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Pakistan To Execute Hundreds Of Terror Convicts

A note is pictured on the ground at the entrance of the Army Public School, which was attacked by Taliban in Peshawar.
A note is pictured on the ground at the entrance of the Army Public School, which was attacked by Taliban in Peshawar.

Pakistan says it will begin executing nearly 500 prisoners convicted on terrorism-related charges in the coming weeks.

Interior Minister Chaudhry Nisar Ali Khan made the announcement late on December 21.

The Interior Ministry has cleared these prisoners for execution and their clemency appeals have been rejected by the president, Nisar told reporters in Islamabad.

"The executions must start...within the next couple of weeks," Nisar said.

Nisar also said the decision to lift a moratorium on the death penalty in terrorism-related cases was taken before a devastating militant attack on a school in Peshawar on December 16.

Prime Minister Nawaz Sharif approved an end to the moratorium a day after the attack, in which gunmen killed 132 children and nine staff at a military-run school in the northwestern city. The Pakistani Taliban claimed responsibility.

Pakistan imposed a moratorium on implementing the death penalty in 2008, and rights groups have criticized the decision to lift it.

New York-based Human Rights Watch (HRW) has called on Pakistan to immediately stop the execution of death-row prisoners.

"Pakistan’s government has chosen to indulge in vengeful blood-lust instead of finding and prosecuting those responsible for the horrific Peshawar attack," said Phelim Kine, HRW deputy Asia director.

"The government’s death penalty spree is a craven politicized reaction to the Peshawar killings that will do nothing to bring the attackers to justice," he said on December 20.

Pakistani security officials have secured prisons across the country.
Pakistani security officials have secured prisons across the country.

According to the Justice Project Pakistan, a Pakistan-based rights organization, there are around 8,200 people on death row, including around 1,000 convicted of crimes related to terrorism.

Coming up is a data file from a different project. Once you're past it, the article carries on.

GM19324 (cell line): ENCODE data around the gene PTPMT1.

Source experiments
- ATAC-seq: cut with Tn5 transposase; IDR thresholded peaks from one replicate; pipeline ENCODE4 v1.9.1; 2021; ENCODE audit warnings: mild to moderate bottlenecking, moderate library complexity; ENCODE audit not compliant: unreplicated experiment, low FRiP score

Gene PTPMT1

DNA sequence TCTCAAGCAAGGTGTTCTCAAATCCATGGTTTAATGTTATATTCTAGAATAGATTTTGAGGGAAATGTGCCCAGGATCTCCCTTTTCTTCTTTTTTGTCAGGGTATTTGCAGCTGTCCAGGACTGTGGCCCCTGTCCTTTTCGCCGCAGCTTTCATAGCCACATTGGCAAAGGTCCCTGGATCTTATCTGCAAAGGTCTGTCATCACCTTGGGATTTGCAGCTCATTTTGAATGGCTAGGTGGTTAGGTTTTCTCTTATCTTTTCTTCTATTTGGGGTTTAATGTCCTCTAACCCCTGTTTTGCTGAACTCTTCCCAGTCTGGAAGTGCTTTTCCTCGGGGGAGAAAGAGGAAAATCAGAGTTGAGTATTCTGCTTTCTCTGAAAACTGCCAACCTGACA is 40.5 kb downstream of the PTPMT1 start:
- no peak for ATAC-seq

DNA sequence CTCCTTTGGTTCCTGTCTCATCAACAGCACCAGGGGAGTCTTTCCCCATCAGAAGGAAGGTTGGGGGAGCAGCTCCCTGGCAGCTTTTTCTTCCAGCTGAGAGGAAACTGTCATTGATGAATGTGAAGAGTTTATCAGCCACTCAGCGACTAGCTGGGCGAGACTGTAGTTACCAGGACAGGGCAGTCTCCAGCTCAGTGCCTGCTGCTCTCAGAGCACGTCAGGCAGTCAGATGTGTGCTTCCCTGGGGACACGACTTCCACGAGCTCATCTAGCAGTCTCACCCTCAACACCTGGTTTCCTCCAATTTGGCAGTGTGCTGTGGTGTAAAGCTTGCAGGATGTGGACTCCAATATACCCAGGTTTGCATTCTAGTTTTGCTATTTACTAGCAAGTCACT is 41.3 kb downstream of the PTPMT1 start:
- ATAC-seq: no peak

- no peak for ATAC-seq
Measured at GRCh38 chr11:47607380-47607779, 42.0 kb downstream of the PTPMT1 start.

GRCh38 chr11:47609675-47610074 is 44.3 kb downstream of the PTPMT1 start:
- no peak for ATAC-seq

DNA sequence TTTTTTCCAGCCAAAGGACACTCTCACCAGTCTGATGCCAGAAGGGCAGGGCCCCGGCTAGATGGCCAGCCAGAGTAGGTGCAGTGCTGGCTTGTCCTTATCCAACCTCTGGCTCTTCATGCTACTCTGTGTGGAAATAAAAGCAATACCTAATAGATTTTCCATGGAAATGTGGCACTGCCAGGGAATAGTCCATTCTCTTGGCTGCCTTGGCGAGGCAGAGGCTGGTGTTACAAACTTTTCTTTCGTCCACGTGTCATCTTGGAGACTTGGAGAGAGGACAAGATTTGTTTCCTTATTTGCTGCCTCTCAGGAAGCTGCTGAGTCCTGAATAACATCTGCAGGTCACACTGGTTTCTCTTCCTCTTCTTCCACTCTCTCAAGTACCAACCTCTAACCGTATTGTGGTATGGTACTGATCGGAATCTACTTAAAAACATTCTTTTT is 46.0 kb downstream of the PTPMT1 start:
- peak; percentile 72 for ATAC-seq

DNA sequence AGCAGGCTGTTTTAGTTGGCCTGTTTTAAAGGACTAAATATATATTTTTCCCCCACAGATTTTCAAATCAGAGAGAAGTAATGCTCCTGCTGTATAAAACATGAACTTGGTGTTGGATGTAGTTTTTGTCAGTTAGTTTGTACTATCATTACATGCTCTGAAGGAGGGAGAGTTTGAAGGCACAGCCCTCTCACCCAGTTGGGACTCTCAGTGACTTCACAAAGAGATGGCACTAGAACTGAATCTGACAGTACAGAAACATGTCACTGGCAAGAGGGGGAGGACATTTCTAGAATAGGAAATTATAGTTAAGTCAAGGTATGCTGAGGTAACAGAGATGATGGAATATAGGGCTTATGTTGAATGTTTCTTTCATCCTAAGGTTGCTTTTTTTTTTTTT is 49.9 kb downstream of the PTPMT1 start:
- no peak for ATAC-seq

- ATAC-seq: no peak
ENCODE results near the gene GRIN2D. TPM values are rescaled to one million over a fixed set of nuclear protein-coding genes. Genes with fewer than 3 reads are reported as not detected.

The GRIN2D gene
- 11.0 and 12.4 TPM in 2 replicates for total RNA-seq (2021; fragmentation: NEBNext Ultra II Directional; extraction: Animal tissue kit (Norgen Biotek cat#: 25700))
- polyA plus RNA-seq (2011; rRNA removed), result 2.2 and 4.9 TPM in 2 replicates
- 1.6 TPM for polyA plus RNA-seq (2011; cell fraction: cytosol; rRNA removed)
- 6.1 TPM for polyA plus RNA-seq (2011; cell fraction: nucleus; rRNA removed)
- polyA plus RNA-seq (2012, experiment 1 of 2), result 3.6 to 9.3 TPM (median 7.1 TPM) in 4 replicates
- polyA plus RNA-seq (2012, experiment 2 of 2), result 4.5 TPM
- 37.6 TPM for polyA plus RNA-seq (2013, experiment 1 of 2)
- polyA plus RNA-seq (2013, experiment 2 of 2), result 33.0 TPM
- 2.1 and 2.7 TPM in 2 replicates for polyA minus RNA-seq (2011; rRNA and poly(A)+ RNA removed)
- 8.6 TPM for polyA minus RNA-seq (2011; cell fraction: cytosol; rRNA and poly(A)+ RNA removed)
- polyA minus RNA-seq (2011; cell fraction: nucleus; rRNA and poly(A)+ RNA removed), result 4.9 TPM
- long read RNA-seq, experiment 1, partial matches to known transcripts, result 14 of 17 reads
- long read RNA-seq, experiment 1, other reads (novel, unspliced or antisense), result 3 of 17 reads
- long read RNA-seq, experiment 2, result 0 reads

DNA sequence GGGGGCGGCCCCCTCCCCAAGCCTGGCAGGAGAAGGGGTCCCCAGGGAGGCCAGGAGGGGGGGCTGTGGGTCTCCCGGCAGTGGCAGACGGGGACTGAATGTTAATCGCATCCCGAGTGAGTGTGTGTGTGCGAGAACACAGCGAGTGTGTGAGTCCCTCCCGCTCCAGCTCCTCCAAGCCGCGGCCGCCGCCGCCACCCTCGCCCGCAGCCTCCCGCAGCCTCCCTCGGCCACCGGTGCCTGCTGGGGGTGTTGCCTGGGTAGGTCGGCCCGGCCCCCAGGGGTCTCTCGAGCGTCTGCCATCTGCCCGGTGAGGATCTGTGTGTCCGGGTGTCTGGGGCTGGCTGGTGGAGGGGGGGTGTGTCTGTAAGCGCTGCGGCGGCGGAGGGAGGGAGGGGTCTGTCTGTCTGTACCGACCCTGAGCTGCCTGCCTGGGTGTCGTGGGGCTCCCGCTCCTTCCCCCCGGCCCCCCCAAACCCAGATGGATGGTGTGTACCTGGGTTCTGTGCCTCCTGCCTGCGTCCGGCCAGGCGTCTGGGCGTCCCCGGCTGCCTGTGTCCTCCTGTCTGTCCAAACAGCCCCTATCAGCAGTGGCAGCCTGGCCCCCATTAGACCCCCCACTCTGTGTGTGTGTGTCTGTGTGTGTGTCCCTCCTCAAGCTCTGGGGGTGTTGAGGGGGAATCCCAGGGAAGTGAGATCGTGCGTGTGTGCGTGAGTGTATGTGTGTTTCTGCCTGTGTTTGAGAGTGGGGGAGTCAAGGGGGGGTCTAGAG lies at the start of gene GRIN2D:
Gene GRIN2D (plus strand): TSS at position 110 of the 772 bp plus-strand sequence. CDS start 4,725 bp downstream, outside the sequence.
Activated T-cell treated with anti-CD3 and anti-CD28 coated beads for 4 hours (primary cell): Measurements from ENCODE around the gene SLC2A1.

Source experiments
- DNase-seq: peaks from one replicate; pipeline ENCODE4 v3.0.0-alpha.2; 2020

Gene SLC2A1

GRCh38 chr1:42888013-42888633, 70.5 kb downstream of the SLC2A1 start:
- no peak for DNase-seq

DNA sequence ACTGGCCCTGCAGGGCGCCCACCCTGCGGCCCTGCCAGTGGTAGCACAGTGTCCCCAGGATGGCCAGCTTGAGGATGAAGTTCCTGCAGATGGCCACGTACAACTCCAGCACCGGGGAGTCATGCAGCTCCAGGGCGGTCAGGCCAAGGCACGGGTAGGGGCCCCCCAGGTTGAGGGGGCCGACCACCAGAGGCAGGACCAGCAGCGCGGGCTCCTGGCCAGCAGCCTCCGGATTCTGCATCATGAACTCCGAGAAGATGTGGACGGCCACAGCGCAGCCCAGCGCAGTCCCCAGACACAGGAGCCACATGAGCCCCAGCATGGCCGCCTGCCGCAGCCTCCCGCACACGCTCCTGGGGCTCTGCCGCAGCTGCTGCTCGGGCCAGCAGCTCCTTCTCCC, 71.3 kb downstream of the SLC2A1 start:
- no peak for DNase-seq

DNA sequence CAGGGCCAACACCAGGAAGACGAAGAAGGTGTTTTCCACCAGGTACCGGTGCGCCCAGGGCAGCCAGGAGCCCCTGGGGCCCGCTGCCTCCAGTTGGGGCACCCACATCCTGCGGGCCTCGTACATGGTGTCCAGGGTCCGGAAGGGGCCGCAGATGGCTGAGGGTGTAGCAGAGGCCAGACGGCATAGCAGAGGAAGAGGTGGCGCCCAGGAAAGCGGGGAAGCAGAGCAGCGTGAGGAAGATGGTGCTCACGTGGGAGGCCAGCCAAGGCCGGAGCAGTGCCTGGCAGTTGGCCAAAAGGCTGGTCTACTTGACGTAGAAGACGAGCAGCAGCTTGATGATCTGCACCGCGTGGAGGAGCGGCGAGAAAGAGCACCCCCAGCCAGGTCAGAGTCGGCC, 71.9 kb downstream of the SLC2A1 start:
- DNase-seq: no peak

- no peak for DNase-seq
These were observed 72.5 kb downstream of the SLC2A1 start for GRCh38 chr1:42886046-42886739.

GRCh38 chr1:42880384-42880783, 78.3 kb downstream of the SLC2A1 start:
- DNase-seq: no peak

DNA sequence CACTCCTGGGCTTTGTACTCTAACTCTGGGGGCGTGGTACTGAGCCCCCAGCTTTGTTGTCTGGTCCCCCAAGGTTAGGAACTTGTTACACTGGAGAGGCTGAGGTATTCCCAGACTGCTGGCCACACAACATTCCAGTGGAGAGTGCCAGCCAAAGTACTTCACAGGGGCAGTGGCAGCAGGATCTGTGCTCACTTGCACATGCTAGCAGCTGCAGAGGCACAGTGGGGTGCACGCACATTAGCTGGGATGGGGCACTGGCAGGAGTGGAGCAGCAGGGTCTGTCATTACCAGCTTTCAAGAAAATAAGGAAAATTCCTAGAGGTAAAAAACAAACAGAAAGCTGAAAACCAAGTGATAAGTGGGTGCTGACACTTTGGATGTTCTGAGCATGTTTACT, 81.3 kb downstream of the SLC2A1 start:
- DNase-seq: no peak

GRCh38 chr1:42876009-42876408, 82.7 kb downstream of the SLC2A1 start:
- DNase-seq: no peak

​Six people have been executed since the moratorium was lifted.

Four of them were executed on December 21 at a tightly guarded Faisalabad jail after being convicted of involvement in a 2003 attack targeting Pakistan's president at the time, military ruler Pervez Musharraf.

A Punjab provincial official identified one of the men as a Russian national named Akhlaque Ahmed who was also known as Russi.

Two others were executed at the same prison on December 19.

During his briefing, Nisar said the militants who carried out the Peshawar school attack were all Pakistani nationals.

He said several people suspected of plotting the attack have been arrested in recent days.

A Pakistani Taliban spokesman said the group attacked the school in revenge for a military operation in which the army says it has killed more than 1,200 militants in North Waziristan since mid-June.

Nisar said Pakistani troops do not target civilians, including "the families and children of militants."

The interior minister appealed to all citizens, mosques, and other institutions to help authorities fight terrorism.

Nisar called on people to report any suspicious activity to police. He also urged hotels and house owners to thoroughly check potential tenants' backgrounds before renting out their property.

The minister also called on media to refrain from giving coverage to militants, and asked mobile phone sellers to issue SIM cards only after thorough scrutiny.

With reporting by